The Most Important Criteria in Choosing a Job


Ask someone why they want a particular job, and they might tell you they:

  • Are looking for a new challenge
  • Are passionate about the product/company
  • Want to leverage their skills, abilities, and experience
  • Have a connection to the organization’s culture/values
  • Have practical considerations (e.g., money, hours, location)

These are all good reasons. Yet research shows that people most commonly leave jobs for a very different reason. People leave because of the person (or people) leading them.

Why the disconnect between a person’s reasons for joining and their reasons for leaving?

It could be that, when we consider what we think we want, we’re too focused on short-term rewards.

In the winter of 1999, I was one year into my first job out of college. The dot-com era was an exciting time to be starting a career in technology, and it felt like my peers and I were constantly being recruited.

One of my colleagues left to take a job with an internet startup in Silicon Valley. I’ll never forget the adrenaline kicking in when he called to recruit me. Should I go??? Yes, I decided. It would be a new and exciting job…and a 20% pay increase…with stock options!

I walked confidently into my manager’s office to announce my decision. And I was totally unprepared for his response.

“Congratulations, Matt,” he said. “I support you completely. Whatever you do, though, don’t make the decision based on short-term rewards. Choose the path that will build your future value. That’s what will create the greatest long-term reward.”

Now, I understand that not everyone has the luxury to follow that advice. Sometimes a 20% pay increase is a necessity. But fortunately, I could take the advice. I stayed because of strong leadership. And I benefited from several more years of his example and mentorship. He provided the leadership and an environment for me to grow in ways that have had a profound impact on me still today.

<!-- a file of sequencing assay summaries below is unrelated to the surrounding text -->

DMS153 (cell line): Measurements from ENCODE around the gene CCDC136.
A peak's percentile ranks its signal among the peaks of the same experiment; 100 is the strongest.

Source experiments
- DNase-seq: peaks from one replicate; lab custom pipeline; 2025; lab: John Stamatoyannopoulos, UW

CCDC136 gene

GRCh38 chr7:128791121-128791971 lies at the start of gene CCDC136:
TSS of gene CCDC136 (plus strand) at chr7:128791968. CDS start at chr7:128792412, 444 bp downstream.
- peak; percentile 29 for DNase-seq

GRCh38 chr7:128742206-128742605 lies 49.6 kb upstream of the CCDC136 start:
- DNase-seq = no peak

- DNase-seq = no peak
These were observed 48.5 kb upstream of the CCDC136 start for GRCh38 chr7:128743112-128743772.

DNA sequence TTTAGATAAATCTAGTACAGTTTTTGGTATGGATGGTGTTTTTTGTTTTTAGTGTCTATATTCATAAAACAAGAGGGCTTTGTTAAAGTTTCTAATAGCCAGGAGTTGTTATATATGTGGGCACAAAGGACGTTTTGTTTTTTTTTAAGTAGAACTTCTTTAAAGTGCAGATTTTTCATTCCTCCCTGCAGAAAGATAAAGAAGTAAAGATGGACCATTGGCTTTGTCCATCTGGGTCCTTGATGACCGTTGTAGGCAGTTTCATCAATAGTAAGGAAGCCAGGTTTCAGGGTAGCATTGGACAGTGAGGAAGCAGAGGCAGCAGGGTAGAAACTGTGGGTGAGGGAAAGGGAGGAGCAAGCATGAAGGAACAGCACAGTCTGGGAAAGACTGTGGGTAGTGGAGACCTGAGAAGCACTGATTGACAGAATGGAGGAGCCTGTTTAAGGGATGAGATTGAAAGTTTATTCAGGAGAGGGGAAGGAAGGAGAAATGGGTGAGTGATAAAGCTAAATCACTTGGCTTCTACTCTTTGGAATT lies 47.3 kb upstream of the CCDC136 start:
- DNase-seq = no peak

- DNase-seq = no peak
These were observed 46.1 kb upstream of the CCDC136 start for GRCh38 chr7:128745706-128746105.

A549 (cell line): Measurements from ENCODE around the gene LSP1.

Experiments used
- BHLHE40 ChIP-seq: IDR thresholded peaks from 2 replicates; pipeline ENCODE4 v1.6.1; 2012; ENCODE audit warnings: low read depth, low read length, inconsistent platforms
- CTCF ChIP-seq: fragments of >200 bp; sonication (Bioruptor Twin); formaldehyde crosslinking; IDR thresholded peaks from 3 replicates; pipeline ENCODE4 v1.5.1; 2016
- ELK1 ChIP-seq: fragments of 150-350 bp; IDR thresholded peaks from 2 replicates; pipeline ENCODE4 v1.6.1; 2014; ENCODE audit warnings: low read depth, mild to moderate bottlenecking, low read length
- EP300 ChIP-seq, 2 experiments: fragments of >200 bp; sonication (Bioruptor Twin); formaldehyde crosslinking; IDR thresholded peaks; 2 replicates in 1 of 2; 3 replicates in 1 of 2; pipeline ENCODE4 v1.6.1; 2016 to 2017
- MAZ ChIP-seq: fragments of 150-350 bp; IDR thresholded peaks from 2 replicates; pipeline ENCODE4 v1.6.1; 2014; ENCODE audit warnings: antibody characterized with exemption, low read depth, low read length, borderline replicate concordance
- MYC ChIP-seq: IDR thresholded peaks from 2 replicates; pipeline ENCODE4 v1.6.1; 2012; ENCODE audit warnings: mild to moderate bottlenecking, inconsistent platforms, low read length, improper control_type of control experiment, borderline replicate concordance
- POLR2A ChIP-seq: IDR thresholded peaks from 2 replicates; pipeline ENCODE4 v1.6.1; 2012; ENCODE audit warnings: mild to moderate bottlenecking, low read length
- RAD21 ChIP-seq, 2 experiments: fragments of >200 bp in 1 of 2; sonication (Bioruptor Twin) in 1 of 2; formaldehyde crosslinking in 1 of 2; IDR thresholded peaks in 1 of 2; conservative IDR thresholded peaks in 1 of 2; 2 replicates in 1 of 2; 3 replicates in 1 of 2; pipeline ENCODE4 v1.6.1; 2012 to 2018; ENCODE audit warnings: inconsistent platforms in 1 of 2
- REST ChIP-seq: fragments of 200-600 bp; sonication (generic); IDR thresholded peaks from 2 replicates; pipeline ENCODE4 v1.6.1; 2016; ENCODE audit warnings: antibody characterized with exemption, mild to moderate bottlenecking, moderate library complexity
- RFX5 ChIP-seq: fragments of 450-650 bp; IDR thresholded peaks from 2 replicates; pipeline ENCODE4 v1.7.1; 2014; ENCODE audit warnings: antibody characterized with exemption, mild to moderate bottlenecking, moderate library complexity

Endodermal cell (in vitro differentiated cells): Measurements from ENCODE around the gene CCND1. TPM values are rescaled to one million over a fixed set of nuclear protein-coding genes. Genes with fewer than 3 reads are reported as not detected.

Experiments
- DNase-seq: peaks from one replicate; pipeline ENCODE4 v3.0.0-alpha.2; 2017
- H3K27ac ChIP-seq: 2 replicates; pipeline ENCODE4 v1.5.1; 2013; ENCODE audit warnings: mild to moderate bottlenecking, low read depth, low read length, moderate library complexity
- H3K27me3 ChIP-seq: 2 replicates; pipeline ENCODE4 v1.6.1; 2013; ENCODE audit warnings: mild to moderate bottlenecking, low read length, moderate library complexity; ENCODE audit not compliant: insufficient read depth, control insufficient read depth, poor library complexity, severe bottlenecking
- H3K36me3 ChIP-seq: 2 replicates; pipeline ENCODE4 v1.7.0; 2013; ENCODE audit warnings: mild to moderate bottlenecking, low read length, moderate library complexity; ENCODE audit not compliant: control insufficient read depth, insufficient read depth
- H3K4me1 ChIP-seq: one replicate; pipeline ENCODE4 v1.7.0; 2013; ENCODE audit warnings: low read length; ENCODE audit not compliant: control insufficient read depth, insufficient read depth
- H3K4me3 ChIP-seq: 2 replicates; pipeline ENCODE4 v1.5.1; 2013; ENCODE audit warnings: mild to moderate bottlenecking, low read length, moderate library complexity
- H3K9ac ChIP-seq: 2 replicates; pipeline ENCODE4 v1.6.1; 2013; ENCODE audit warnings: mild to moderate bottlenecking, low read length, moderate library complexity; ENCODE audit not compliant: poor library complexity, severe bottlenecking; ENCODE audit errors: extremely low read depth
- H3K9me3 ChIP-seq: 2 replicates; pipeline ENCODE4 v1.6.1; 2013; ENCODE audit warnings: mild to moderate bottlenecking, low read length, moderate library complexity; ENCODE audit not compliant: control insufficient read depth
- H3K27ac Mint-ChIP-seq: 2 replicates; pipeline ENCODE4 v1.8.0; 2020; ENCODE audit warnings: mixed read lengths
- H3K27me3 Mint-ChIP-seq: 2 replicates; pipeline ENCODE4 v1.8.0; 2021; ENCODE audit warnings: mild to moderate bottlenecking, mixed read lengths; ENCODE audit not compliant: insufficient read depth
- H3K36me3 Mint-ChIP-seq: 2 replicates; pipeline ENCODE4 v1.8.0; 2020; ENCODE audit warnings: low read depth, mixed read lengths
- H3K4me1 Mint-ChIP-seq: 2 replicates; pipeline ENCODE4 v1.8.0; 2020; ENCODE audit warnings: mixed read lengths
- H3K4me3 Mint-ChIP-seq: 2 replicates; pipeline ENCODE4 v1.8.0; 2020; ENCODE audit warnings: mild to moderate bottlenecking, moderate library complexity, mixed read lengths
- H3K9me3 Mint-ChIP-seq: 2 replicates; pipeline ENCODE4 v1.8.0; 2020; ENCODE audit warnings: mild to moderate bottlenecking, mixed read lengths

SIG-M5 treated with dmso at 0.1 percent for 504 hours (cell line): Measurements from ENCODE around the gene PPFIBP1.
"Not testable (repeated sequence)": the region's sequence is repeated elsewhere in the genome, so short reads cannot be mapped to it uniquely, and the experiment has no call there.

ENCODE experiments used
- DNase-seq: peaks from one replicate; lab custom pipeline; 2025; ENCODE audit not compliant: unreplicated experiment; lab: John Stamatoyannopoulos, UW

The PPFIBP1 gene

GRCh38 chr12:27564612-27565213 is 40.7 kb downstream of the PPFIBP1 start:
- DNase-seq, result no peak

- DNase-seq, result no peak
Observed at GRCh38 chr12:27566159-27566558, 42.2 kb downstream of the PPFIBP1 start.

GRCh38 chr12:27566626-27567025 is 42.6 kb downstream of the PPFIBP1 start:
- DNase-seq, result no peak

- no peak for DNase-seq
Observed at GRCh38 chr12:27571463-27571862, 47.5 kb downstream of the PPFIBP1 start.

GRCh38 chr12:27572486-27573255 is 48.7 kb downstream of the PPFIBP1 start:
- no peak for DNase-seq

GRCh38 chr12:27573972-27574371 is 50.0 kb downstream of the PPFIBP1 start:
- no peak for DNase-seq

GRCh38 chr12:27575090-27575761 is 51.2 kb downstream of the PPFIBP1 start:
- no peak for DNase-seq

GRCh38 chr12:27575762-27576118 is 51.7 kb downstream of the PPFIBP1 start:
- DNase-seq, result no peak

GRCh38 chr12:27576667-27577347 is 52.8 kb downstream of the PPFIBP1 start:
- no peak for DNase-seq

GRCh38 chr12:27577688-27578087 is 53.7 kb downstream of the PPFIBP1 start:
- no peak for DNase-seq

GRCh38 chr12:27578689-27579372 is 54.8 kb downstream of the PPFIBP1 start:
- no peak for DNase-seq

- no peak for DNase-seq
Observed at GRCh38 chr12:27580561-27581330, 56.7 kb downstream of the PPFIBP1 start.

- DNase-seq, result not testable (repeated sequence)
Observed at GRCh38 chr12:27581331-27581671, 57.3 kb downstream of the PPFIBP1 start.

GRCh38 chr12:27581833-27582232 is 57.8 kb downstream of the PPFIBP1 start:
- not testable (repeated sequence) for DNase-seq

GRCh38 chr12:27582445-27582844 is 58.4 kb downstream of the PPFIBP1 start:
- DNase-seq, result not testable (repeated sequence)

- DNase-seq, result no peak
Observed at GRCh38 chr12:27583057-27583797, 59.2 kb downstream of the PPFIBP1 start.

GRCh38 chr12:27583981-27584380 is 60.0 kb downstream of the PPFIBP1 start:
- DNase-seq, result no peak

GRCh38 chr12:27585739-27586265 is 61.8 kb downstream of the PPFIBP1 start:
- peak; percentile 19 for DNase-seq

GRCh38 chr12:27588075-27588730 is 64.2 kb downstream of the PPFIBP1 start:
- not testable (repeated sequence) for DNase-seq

Perhaps I would have grown as much or even more at the internet startup—who knows? But one thing I do know is that the startup burned through all of its cash and eventually went out of business.

In sports, choosing a team based on the leader is actually the norm. Young athletes often say they want to play for a specific coach. Many top players, for example, are lining up to play for our new local University of Minnesota football coach P.J. Fleck.

I see it in my kids, too. I watch the way that my sons are developing in character, skills, and love of the sport through their incredible coaches. These coaches see each kid and encourage them in ways that make them better people. For instance, I recently watched the football coach drop down on one knee and give heartfelt and personal encouragement to one of my boys.

That scene caused me to wonder…

What if the number one criteria for choosing a job was the leader (or board of directors) you’d work for?

What if, in your next job interview, you said:

I’m here today because I really want to work with you. I’ve talked with others who’ve worked for you, I’ve studied what you’ve written, and I can tell from our interactions that you’re someone who builds people.

I’m also excited about the company and the products, and I think my skills are a good fit for the role. If things changed and I didn’t get to work for you, I’d hope there are other leaders here who care as much about their people as you do.

For the time being, though, I think you’re going to help me build my future value. And that will allow me to bring the most value to the organization.

What if you prioritized the quality of your leader over all other employment criteria? What if you prioritized being the leader everyone wants to work for?

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